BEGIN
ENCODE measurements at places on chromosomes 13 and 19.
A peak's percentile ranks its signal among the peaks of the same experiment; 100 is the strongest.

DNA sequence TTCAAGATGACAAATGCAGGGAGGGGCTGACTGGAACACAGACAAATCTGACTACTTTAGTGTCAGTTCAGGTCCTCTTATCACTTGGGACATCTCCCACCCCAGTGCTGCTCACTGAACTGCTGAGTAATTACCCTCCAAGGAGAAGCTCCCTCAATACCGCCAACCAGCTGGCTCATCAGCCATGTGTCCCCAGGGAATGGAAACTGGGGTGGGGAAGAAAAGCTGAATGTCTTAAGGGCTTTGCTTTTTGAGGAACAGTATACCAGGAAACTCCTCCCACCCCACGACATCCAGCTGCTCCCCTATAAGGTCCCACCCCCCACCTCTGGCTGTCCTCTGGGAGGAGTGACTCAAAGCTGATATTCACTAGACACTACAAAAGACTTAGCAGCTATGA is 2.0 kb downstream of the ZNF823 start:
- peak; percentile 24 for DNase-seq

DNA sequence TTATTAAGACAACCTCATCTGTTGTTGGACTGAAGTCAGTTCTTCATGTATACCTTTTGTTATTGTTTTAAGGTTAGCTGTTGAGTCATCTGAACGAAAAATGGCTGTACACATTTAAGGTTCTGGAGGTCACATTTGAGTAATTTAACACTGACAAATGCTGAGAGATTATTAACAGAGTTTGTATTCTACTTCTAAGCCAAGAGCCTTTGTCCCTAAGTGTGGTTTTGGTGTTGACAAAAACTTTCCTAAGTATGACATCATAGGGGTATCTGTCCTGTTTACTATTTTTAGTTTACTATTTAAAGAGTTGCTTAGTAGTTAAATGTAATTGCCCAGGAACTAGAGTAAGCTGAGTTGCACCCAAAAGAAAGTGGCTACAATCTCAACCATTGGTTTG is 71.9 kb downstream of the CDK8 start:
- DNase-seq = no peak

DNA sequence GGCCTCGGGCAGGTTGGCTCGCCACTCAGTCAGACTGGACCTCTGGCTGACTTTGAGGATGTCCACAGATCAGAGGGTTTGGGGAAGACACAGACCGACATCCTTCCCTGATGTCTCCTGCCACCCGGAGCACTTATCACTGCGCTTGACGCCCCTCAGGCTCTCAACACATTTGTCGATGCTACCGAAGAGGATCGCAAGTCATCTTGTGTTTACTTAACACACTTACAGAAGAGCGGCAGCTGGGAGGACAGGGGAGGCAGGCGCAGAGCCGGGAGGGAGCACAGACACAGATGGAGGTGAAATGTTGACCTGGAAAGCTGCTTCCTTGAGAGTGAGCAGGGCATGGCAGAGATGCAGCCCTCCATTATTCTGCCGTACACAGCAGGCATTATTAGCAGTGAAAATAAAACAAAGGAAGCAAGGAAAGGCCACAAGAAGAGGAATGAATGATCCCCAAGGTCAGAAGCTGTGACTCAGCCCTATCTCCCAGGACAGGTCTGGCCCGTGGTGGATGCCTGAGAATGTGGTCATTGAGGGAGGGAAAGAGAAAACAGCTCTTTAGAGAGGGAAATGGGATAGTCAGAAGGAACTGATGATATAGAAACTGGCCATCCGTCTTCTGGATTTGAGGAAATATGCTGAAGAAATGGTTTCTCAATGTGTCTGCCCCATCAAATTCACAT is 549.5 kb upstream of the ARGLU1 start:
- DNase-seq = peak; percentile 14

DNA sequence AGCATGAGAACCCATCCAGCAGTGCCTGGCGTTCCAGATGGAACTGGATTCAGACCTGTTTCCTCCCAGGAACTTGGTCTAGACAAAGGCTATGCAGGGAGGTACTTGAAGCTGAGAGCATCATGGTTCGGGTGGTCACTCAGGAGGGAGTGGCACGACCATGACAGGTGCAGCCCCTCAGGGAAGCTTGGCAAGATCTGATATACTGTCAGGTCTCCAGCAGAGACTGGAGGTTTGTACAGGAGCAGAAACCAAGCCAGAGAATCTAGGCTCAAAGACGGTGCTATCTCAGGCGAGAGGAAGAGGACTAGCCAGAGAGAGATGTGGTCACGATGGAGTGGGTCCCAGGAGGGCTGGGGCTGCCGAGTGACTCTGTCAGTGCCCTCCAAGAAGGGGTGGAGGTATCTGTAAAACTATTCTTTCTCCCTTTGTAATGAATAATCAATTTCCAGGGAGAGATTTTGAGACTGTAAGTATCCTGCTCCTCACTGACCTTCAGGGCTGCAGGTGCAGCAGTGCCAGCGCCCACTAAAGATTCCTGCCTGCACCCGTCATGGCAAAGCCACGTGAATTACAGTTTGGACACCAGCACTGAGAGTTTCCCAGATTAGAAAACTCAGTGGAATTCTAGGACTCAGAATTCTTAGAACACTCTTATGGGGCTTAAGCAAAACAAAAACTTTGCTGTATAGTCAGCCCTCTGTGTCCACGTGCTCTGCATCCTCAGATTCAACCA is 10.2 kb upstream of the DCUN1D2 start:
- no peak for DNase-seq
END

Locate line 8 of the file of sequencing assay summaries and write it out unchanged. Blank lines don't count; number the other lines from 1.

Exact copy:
- DNase-seq = peak; percentile 14